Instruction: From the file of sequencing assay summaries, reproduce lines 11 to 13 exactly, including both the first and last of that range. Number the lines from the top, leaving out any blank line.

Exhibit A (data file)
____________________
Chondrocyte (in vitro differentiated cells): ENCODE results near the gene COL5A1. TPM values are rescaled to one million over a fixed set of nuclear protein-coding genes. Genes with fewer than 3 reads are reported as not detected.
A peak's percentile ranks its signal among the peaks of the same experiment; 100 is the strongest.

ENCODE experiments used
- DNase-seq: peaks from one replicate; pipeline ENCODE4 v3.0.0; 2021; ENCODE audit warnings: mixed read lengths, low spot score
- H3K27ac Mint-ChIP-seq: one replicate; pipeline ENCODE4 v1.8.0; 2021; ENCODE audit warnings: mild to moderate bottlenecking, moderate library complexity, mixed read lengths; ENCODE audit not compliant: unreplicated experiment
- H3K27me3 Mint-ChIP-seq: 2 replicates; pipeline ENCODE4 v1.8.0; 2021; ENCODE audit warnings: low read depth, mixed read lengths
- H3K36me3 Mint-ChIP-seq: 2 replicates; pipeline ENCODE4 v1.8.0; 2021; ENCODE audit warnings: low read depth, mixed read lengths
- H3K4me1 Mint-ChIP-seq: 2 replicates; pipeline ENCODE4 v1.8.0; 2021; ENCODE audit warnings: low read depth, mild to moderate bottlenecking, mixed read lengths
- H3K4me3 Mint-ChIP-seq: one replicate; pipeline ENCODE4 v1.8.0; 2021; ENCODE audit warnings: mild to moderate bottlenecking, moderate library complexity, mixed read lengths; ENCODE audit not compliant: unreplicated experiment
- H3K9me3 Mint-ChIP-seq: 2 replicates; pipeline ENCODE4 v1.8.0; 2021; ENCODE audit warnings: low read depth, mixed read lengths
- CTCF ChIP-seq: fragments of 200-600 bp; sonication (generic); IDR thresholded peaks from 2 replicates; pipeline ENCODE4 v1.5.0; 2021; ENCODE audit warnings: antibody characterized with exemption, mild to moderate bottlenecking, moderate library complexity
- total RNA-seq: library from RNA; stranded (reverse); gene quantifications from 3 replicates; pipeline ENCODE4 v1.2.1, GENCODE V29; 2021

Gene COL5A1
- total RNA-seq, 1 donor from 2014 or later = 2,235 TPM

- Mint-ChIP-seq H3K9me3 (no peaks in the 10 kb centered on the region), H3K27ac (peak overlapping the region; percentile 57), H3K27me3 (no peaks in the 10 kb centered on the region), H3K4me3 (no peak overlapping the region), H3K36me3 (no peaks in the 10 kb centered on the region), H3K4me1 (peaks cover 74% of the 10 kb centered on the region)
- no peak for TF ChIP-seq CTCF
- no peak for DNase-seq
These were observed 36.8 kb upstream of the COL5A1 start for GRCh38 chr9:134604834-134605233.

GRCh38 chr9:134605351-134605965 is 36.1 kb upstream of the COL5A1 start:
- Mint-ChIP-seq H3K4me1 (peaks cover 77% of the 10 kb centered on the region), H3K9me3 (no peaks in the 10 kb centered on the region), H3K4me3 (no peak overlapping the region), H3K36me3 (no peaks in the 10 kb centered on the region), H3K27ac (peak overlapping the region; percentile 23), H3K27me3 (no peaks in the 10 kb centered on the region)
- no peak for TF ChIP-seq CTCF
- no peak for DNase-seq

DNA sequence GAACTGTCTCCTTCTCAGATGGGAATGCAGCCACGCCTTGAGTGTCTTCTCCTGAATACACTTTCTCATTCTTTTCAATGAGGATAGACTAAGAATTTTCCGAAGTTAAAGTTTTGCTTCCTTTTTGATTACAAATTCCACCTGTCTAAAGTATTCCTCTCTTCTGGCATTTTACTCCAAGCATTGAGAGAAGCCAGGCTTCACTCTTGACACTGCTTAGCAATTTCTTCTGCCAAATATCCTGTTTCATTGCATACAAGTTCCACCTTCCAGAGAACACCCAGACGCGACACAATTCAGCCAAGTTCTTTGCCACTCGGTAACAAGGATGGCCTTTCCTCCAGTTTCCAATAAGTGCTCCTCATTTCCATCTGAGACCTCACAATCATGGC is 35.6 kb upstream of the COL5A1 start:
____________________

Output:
- CTCF ChIP-seq: fragments of 200-600 bp; sonication (generic); IDR thresholded peaks from 2 replicates; pipeline ENCODE4 v1.5.0; 2021; ENCODE audit warnings: antibody characterized with exemption, mild to moderate bottlenecking, moderate library complexity
- total RNA-seq: library from RNA; stranded (reverse); gene quantifications from 3 replicates; pipeline ENCODE4 v1.2.1, GENCODE V29; 2021

Gene COL5A1